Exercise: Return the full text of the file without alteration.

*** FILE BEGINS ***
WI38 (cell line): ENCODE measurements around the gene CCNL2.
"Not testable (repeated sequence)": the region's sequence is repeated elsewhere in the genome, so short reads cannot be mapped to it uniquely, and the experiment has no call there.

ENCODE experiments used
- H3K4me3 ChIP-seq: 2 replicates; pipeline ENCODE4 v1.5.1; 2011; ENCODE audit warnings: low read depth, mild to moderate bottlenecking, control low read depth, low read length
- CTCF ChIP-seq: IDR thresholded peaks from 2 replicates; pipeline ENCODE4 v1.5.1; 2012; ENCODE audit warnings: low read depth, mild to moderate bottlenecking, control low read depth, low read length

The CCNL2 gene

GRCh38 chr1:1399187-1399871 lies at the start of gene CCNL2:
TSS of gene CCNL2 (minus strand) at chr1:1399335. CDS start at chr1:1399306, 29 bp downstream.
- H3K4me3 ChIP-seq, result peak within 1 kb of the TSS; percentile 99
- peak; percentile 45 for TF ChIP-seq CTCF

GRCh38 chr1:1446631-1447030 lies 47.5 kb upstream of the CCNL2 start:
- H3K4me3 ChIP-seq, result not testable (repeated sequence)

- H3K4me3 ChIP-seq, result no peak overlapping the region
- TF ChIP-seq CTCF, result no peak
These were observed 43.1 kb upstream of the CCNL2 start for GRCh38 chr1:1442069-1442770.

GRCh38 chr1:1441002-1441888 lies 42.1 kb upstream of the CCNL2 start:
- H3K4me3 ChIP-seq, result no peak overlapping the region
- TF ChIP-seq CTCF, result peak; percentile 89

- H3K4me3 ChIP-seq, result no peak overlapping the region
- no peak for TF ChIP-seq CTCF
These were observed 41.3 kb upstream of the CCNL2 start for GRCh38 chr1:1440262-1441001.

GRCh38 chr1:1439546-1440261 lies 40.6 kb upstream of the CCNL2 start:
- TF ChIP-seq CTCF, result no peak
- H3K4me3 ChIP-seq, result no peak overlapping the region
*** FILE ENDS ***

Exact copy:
WI38 (cell line): ENCODE measurements around the gene CCNL2.
"Not testable (repeated sequence)": the region's sequence is repeated elsewhere in the genome, so short reads cannot be mapped to it uniquely, and the experiment has no call there.

ENCODE experiments used
- H3K4me3 ChIP-seq: 2 replicates; pipeline ENCODE4 v1.5.1; 2011; ENCODE audit warnings: low read depth, mild to moderate bottlenecking, control low read depth, low read length
- CTCF ChIP-seq: IDR thresholded peaks from 2 replicates; pipeline ENCODE4 v1.5.1; 2012; ENCODE audit warnings: low read depth, mild to moderate bottlenecking, control low read depth, low read length

The CCNL2 gene

GRCh38 chr1:1399187-1399871 lies at the start of gene CCNL2:
TSS of gene CCNL2 (minus strand) at chr1:1399335. CDS start at chr1:1399306, 29 bp downstream.
- H3K4me3 ChIP-seq, result peak within 1 kb of the TSS; percentile 99
- peak; percentile 45 for TF ChIP-seq CTCF

GRCh38 chr1:1446631-1447030 lies 47.5 kb upstream of the CCNL2 start:
- H3K4me3 ChIP-seq, result not testable (repeated sequence)

- H3K4me3 ChIP-seq, result no peak overlapping the region
- TF ChIP-seq CTCF, result no peak
These were observed 43.1 kb upstream of the CCNL2 start for GRCh38 chr1:1442069-1442770.

GRCh38 chr1:1441002-1441888 lies 42.1 kb upstream of the CCNL2 start:
- H3K4me3 ChIP-seq, result no peak overlapping the region
- TF ChIP-seq CTCF, result peak; percentile 89

- H3K4me3 ChIP-seq, result no peak overlapping the region
- no peak for TF ChIP-seq CTCF
These were observed 41.3 kb upstream of the CCNL2 start for GRCh38 chr1:1440262-1441001.

GRCh38 chr1:1439546-1440261 lies 40.6 kb upstream of the CCNL2 start:
- TF ChIP-seq CTCF, result no peak
- H3K4me3 ChIP-seq, result no peak overlapping the region